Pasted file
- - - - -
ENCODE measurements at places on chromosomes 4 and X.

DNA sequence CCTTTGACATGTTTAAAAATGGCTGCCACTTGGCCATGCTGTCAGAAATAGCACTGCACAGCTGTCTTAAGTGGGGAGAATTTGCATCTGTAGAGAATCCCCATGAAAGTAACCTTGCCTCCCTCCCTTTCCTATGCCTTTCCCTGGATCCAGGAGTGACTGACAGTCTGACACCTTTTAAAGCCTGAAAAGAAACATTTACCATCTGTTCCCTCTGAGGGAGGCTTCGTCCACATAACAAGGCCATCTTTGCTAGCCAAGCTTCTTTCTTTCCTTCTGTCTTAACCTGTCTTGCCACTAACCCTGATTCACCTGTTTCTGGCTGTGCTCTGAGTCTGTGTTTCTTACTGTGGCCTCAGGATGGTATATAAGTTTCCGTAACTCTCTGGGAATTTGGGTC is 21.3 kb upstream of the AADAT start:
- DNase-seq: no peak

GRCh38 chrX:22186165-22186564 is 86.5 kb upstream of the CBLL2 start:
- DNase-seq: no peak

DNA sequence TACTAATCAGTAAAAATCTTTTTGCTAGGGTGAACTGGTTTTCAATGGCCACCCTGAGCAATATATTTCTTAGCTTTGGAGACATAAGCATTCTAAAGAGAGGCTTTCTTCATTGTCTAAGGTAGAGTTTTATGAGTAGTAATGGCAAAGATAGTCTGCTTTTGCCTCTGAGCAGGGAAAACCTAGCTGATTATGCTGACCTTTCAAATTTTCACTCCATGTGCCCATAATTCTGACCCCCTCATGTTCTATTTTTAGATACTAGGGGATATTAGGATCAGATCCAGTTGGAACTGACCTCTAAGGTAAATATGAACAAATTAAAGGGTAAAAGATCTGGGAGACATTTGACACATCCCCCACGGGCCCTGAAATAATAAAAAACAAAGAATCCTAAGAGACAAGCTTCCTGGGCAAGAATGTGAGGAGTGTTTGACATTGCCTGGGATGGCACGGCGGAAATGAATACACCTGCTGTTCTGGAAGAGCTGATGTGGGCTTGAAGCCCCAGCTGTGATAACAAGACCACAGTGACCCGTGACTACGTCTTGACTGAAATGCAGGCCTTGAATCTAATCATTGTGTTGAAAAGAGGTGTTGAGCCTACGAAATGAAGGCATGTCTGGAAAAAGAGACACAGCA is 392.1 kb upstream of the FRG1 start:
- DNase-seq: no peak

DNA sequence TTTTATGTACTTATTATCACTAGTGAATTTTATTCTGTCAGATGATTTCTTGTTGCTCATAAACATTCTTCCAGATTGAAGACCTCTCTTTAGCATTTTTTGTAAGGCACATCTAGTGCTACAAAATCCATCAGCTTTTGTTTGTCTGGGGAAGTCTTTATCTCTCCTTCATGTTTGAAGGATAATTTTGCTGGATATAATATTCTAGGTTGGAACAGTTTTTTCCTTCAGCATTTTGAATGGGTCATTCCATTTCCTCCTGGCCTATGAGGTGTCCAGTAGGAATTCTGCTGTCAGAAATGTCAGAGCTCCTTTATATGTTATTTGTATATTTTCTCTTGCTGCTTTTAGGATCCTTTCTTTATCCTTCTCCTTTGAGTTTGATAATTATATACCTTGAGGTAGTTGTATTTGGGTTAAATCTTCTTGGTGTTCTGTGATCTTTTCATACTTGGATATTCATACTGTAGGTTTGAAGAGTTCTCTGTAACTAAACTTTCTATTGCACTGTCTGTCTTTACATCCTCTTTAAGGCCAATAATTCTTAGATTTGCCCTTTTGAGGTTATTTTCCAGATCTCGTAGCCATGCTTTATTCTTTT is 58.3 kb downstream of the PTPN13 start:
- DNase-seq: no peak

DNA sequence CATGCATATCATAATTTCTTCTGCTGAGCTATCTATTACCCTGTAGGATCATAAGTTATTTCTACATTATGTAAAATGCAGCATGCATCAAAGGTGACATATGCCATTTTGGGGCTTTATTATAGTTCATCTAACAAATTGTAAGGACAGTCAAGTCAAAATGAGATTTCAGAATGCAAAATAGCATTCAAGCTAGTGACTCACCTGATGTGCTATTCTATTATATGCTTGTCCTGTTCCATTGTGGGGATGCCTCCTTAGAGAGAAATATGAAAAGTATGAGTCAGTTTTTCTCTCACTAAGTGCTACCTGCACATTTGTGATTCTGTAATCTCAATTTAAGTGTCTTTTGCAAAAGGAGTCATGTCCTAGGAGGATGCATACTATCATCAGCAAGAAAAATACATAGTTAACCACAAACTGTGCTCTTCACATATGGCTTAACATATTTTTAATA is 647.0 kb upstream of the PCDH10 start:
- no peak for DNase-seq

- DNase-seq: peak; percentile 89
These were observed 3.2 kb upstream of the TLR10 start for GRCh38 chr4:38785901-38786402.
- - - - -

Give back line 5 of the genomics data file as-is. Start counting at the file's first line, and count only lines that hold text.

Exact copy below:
- DNase-seq: no peak